Lexie Jordan, 12, of North Salem, NY, is no stranger to being competitive on an icy, ski slope. After learning to ski with STRIDE she is now a skier for Thunder Ridge club team. She is always the first racer down the course each day. This is one of the few compromises the racing tour makes because Lexie is legally blind, born with albinism, a genetic anomaly that affects about 1 in 20,000 newborns.
Most competitive skiers are taught to look about four to five gates ahead during a race. Due to her vision, Lexie manages to make out one or two. Blind or visually-impaired skiers are allowed to use a guide skier as they go down the snowy mountains. “I’m thinking about having my younger brother, Liam, help be my guide,” Lexie said. “We’re both very competitive and would have fun together.”
When she started skiing competitively last year in her first season with Thunder Ridge, Lexie’s goal was to not finish last. That led to how much faster she could ski each time. Through training, she’s excelled into becoming a young and talented skier- and possibly a Paralympic hopeful.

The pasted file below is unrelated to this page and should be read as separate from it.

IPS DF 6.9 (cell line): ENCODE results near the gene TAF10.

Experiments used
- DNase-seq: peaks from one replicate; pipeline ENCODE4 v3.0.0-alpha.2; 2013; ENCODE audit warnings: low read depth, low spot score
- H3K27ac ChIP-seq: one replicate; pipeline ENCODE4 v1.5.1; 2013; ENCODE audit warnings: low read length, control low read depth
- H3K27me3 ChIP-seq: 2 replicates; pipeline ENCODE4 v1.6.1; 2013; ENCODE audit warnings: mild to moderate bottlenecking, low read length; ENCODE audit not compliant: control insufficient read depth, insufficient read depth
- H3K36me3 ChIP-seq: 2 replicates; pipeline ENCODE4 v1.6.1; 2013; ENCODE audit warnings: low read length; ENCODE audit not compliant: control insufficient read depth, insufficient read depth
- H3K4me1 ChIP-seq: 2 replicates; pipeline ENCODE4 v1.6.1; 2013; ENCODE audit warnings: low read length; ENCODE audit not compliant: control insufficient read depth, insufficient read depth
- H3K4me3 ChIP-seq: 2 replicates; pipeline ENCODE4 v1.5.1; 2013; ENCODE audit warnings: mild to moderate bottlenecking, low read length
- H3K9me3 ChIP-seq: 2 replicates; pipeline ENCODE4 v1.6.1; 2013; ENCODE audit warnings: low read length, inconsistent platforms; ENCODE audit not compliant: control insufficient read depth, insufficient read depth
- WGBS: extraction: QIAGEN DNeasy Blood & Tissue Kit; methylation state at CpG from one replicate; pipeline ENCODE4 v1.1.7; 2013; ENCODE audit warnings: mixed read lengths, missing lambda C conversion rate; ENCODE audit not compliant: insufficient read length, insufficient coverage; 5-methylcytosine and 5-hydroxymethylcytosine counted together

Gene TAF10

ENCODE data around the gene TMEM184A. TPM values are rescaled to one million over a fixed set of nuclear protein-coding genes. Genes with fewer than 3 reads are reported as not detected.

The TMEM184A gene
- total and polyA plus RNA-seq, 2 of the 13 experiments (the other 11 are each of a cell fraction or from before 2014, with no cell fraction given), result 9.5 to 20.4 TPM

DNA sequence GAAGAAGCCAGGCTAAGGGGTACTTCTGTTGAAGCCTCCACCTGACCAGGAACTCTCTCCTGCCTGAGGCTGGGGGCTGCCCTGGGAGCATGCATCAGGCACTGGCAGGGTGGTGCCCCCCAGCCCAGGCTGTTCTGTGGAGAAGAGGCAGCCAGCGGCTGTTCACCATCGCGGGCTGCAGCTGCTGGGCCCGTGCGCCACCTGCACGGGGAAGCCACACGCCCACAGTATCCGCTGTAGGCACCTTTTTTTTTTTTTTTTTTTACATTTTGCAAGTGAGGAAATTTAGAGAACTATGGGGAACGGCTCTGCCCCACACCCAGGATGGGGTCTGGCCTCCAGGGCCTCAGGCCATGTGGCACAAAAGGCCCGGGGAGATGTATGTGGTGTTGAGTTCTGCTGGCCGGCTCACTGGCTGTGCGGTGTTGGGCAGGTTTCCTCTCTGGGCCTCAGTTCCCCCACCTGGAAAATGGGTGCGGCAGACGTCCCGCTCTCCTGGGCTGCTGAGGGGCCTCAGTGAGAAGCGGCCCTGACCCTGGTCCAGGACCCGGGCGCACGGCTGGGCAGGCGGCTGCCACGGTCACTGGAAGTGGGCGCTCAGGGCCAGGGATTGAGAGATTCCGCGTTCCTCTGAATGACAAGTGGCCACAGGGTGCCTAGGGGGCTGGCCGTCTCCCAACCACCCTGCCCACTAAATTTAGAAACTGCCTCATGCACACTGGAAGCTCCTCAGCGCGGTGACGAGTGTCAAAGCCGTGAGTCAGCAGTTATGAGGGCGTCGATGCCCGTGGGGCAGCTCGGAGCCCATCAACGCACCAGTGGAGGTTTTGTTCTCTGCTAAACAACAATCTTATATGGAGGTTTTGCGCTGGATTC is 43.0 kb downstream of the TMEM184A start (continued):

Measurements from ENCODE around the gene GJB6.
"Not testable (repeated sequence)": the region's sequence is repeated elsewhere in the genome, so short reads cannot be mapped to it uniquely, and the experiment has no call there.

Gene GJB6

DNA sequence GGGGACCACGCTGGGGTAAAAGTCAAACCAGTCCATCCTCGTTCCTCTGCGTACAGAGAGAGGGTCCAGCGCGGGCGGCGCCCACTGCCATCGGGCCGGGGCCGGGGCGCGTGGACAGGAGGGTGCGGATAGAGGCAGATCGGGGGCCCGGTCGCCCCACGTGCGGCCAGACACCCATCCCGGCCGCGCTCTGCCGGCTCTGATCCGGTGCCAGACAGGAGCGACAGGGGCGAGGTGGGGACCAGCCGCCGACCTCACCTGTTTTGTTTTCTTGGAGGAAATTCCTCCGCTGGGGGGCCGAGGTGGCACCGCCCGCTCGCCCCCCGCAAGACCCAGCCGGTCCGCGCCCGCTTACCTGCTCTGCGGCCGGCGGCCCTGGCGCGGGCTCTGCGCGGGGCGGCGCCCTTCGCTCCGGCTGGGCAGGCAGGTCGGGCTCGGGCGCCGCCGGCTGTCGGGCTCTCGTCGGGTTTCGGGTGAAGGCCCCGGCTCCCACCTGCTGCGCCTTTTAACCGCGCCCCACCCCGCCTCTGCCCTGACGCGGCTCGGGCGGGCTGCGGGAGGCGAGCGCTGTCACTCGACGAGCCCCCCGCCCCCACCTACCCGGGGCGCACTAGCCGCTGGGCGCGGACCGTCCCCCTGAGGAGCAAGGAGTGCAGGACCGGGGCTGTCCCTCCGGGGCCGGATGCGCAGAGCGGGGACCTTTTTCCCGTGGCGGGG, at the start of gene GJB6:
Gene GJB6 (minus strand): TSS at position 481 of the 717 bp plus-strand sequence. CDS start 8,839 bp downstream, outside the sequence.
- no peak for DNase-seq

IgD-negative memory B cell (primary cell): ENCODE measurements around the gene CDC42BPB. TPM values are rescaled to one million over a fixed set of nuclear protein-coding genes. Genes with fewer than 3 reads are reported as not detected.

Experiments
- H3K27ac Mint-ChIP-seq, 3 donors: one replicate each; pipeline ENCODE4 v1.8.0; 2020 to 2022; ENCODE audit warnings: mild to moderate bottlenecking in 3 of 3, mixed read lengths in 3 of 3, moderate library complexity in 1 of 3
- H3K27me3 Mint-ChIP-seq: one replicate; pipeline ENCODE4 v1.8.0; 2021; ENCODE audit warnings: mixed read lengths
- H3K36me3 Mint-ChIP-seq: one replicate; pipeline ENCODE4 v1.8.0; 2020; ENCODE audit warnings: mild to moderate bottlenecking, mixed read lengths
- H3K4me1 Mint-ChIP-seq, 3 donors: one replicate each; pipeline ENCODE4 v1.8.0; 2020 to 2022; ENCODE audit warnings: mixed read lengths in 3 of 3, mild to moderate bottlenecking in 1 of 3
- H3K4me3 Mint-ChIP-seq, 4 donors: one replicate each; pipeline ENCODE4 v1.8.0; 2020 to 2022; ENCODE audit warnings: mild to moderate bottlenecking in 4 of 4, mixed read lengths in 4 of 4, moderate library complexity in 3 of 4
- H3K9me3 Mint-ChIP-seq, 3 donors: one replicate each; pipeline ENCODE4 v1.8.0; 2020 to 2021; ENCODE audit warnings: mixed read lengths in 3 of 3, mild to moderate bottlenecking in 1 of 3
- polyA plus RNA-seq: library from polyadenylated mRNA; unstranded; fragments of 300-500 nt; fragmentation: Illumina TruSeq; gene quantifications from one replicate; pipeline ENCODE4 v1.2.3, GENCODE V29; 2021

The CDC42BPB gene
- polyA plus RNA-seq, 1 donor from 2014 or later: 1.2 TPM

Lexie is a member of the United States Association of Blind Athletes (USABA) a community based program of the United States Olympic Committee whose mission is to enhance the lives of blind and visually impaired people by providing the opportunity for participation in sports and physical activity. “USABA helped get me involved with learning to ski successfully with a guide,” Lexie said. “I attended ski camp in Breckenridge, CO where I learned a lot about competitive skiing and I was also inspired by former Paralympic athlete, Carrie Willoughby.”
Lexie says there are benefits for being visual impaired. Because her sight is limited, it helps enhance other senses. Her memory is nearly photographic which she uses as a strength while skiing. “Relying on memory for racing is essential for skiing,” said Lexie. “I remember where everything is on the slope and where the gates are located. Because she does not let her visual impairment limit her boundaries to compete athletically, Lexie is a young and inspirational role model to people of all ages. Her goal is to become a Paralympic skier in her later years. “It takes a lot of hard work to be competitive in alpine skiing but I plan to keep learning how to race and become the best,” said Lexie.
The Jordon’s went to the Hartford Ski Spectacular in Breckenridge CO this December, where Lexie took race clinics.